DURANGO — John Hickenlooper made his campaign trail debut in Colorado’s U.S. Senate race Saturday by explaining his initial lack of interest in the job and his about-face.
“I spent a lot of time talking about how I wasn’t cut out for Washington,” the former governor said in his introduction at a Democratic candidate forum in Durango. “But I think now more than ever we need somebody in Washington who can really bring people together and get things done.”
To his 10 rivals in the Democratic primary, Hickenlooper’s compromise approach ignores the urgency at the heart of the contest to challenge Republican U.S. Sen. Cory Gardner in 2020. And the other candidates urged the roughly 200 people in the room to embrace bold new ideas, rather than moderation.
“The time for incremental reform has long passed,” said Andrew Romanoff, a former state House speaker.
“It is no time for business as usual — the status quo will literally kill people,” said Alice Madden, a former top state lawmaker, referring to climate change.
“Getting the right kind of Democrat in this seat is the No. 1 issue,” said Stephany Rose Spaulding, a college professor and former congressional candidate. “Because if we replace one of the players with a player that’s like Cory Gardner, what has that done for us?”
None of the rivals invoked Hickenlooper directly after state Democratic Party Chairwoman Morgan Carroll, the moderator for the event, forbid candidates from “shooting fire at each other.” But the subtle pushback against Hickenlooper is more evidence that the party is headed toward a messy primary for a seat that is crucial to Democrats’ chances to retake the U.S. Senate.
Hickenlooper’s campaign is off to a slow start. He acknowledged at the forum that his website isn’t even finalized and he started without key campaign jobs filled. The forum in southwestern Colorado hosted by the state Democratic Party was his first major public event since declaring his candidacy Aug. 22.
For months, he said he wouldn’t seek the party’s nomination for U.S. Senate, but entered the fray just days after ending a presidential bid in which he failed to gain traction as a pragmatist in a field dominated by strong progressives.
His campaign is endorsed by Democratic Senatorial Campaign Committee, much to the dismay of party activists, and his presence forced one of the leading candidates, former state Sen. Mike Johnston, to suspend his campaign earlier this week.
In an interview with The Colorado Sun before the event, Hickenlooper once again explained his decision as the choice to take action rather than just criticize. “To go back and change Washington through the Senate is very different than changing it through the presidency,” he said. “It’s still many of the same skills, the ability to bring people together who disagree.”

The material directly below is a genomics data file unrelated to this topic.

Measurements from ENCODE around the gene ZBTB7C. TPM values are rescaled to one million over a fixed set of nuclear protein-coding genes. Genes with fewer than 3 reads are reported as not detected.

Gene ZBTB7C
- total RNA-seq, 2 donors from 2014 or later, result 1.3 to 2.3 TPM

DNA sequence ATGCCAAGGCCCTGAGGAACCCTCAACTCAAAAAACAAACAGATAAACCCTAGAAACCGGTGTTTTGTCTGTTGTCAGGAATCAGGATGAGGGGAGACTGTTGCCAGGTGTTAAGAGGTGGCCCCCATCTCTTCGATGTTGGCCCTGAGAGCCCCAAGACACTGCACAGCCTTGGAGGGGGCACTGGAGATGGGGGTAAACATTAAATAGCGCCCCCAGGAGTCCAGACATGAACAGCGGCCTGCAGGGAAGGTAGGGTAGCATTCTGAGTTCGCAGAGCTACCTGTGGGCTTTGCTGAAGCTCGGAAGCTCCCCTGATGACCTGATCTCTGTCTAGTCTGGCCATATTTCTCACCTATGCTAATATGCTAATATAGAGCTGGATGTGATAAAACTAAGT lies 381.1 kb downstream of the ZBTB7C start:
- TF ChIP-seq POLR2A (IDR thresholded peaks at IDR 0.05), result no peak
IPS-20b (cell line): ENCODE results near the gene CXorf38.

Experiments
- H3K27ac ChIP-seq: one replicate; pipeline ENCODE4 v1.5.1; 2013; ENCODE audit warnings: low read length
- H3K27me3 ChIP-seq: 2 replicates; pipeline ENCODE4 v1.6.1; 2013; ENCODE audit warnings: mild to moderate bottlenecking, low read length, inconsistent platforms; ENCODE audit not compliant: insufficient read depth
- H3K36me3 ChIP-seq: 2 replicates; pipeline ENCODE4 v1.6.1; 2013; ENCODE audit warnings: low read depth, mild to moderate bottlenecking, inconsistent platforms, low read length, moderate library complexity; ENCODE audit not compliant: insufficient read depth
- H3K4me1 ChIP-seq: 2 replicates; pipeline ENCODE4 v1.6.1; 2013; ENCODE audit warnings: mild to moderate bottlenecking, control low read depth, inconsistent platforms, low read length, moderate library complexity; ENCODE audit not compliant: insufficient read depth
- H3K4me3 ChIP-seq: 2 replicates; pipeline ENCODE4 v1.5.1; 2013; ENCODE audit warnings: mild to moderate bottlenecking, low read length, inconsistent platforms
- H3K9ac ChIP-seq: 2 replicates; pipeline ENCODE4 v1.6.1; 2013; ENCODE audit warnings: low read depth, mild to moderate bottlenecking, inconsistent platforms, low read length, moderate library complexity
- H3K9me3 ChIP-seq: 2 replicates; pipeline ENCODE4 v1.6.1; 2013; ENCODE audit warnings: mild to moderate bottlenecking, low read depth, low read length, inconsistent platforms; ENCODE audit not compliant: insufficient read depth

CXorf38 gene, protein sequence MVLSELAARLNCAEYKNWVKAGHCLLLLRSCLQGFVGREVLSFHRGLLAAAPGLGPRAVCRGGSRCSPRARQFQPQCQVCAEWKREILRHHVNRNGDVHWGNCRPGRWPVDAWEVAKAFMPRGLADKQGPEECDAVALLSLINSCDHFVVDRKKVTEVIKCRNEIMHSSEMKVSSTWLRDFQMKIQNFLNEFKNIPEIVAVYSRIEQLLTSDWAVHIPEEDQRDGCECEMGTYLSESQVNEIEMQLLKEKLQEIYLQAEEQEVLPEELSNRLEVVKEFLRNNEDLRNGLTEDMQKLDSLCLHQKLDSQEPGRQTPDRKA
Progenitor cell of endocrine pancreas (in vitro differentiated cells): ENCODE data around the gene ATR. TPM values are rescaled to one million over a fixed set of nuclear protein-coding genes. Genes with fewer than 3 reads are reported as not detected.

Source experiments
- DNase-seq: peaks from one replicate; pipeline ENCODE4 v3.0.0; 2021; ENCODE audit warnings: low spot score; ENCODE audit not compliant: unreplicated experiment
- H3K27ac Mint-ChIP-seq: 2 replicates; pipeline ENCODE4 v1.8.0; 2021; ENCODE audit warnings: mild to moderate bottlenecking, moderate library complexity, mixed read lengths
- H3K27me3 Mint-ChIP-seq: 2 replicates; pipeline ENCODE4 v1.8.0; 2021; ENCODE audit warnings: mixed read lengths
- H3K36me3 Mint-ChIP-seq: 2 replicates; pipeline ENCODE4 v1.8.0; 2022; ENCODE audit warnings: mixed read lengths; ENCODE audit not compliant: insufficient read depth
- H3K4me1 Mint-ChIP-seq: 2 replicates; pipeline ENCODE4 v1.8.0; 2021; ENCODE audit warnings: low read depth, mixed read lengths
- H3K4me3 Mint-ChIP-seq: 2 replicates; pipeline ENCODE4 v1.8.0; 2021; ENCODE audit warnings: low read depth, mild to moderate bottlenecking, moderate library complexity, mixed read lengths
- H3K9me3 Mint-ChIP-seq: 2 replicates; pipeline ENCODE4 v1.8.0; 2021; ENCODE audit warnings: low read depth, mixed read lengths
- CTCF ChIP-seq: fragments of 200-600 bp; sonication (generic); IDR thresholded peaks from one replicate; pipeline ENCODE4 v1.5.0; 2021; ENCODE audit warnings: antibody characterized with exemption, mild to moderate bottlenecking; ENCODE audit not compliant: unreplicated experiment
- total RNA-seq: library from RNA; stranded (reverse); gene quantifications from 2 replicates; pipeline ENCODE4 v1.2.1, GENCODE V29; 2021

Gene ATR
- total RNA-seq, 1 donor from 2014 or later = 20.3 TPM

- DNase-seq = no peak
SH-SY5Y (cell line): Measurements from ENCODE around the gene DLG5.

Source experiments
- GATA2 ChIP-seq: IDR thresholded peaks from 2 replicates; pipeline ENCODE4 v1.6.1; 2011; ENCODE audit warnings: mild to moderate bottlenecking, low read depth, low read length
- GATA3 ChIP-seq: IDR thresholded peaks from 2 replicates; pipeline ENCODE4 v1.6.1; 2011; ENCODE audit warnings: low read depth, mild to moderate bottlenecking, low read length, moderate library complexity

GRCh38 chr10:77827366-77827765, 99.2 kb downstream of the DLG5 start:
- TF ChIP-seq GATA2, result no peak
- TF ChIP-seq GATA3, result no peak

He said his agenda in the Senate race is the same as his presidential campaign. “It’s still a change agenda,” he said.
Hickenlooper’s remarks at the event repeated much of his favorite lines from the national campaign, touting his previous work to expand health care coverage to more residents and work to negotiate a compromise deal with the oil and gas industry on tougher rules for methane emissions.
Asked his top three issues, he put climate change at the top and shared the urgency his rivals expressed on the issue, calling it a bigger threat than the fear of nuclear weapons during the Cold War.
Romanoff gave the most specifics on where he stands on the issue, endorsing the “Green New Deal.” He supports an end to reliance on fossil fuels and a fracking ban. “I’m not content to stand by as the planet catches fire,” he said at the forum.
The dynamic that plagued Hickenlooper in the presidential primary won’t escape his U.S. Senate bid. For at least a handful of the committed Democrats who attended the forum, his reputation as a moderate is a liability.
“I’m kind of against Hickenlooper. He’s too establishment for me,” said Richard Taylor, a 76-year-old from Durango. “He was too middle of the road.”
“I don’t think he’s going to get a lot of the votes going forward. I think he’s seen as part of the problem, not the solution,” sad Patrick Callahan, a retired anesthesiologist from Durango. “Experience can hurt you sometimes.”
The rules gave the two-hour event the feel of a party pep rally rather than a forum for the field to differentiate themselves to voters. The slate of candidates is so large that there weren’t enough chairs at the front of the room and the candidates echoed each other throughout the event.
Mary Kay Stewart, a retired scientist and educator, said it’s going to be hard to pick a favorite. “They all said the right thing,” she added.
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